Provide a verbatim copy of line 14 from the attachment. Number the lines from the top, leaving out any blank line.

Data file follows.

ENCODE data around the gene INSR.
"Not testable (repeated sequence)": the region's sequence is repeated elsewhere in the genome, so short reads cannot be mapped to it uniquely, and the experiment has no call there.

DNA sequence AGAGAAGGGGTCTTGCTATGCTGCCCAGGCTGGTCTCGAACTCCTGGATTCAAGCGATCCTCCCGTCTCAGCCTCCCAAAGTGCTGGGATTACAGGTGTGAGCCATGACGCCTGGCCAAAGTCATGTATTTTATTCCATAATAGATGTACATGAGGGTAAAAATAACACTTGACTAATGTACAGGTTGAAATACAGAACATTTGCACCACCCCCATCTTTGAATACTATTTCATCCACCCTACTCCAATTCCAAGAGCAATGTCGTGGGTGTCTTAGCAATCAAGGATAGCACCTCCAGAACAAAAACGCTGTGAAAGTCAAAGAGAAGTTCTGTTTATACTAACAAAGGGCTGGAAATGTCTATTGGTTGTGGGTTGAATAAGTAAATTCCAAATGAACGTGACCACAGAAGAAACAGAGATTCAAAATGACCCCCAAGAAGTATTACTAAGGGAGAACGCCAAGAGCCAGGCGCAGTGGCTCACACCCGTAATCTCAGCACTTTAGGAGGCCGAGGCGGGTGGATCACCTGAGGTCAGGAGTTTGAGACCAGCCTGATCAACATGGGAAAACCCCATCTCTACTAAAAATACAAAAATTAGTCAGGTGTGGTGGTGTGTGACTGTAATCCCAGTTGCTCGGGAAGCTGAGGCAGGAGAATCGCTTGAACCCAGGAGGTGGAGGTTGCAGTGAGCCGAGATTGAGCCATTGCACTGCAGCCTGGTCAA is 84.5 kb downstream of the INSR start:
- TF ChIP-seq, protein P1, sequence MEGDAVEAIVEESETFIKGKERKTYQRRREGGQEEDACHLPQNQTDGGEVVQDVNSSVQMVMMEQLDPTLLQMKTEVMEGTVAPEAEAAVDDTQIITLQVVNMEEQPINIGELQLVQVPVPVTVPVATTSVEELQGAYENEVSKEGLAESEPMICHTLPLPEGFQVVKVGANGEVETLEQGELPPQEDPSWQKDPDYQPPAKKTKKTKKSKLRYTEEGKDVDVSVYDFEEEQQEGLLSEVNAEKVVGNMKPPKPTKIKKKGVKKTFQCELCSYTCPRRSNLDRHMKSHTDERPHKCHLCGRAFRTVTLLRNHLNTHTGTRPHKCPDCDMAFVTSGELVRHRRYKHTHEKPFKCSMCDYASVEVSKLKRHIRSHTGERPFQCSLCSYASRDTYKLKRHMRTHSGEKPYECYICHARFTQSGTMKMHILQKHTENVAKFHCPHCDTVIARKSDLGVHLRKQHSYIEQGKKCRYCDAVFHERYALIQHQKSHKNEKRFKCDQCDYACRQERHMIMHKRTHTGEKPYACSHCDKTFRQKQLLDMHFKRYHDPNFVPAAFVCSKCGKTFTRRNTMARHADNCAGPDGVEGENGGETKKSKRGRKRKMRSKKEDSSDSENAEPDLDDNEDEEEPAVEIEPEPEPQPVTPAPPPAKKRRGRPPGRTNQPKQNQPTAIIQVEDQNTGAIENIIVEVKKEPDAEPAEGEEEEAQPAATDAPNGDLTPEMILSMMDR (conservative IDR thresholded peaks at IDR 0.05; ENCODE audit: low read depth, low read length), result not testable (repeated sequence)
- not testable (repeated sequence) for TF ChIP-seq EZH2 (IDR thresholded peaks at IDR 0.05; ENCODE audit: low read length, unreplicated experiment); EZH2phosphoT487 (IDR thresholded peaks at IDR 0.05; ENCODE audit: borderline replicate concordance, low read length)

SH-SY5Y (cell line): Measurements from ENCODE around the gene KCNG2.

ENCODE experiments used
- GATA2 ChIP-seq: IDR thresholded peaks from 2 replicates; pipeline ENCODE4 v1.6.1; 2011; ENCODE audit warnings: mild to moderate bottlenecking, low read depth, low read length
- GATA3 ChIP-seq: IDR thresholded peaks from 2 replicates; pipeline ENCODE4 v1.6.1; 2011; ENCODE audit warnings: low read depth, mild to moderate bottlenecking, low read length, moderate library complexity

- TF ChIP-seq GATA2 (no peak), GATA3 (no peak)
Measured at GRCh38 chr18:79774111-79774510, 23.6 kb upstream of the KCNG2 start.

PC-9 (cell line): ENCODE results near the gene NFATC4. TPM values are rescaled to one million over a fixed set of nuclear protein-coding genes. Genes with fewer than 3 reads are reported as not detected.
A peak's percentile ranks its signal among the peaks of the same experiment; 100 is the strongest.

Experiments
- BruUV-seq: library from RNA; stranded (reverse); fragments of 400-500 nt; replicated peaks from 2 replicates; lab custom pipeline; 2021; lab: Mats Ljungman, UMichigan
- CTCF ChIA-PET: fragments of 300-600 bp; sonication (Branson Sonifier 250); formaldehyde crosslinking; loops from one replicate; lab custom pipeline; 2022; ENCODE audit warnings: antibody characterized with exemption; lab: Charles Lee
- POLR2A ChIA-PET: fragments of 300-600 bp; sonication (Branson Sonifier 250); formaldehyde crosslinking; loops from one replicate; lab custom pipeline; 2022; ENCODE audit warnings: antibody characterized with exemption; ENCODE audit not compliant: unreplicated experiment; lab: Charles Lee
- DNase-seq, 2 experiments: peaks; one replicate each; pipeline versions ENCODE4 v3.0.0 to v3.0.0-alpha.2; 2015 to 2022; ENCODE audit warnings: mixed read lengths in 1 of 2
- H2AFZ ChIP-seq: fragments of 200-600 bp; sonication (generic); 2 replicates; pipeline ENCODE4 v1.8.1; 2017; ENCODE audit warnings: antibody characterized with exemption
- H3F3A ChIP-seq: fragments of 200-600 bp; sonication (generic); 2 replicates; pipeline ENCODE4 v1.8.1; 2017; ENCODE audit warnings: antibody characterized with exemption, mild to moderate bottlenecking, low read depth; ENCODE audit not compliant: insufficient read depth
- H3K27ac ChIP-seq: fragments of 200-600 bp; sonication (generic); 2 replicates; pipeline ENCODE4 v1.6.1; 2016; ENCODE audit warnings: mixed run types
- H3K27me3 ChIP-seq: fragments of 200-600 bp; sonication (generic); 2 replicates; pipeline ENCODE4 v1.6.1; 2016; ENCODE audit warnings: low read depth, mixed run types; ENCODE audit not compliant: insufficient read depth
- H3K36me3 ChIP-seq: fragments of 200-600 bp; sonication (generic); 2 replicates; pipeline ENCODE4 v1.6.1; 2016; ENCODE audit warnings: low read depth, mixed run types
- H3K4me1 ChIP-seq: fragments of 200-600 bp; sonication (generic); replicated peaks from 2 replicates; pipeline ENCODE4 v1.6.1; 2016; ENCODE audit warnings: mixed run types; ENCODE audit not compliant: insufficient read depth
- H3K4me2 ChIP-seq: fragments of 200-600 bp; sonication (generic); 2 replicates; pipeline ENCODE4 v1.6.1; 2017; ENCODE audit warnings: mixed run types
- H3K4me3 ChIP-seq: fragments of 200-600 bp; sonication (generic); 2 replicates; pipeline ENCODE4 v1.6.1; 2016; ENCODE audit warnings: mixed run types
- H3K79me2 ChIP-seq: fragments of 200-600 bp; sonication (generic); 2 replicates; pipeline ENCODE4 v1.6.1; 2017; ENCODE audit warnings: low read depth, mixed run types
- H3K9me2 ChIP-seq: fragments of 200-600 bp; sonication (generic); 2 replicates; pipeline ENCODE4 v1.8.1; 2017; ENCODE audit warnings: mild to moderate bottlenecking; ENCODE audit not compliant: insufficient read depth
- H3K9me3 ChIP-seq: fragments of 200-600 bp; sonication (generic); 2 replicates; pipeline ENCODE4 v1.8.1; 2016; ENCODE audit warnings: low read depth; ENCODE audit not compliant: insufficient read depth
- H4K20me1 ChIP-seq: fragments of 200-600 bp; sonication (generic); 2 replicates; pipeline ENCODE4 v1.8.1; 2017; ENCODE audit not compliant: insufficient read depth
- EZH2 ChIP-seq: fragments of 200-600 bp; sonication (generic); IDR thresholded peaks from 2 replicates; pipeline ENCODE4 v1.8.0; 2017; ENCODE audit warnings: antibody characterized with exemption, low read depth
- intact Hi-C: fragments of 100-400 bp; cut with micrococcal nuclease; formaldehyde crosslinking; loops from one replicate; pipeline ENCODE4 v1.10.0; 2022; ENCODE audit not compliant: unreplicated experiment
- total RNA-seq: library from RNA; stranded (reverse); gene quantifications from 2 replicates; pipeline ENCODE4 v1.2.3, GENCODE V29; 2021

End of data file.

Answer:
Experiments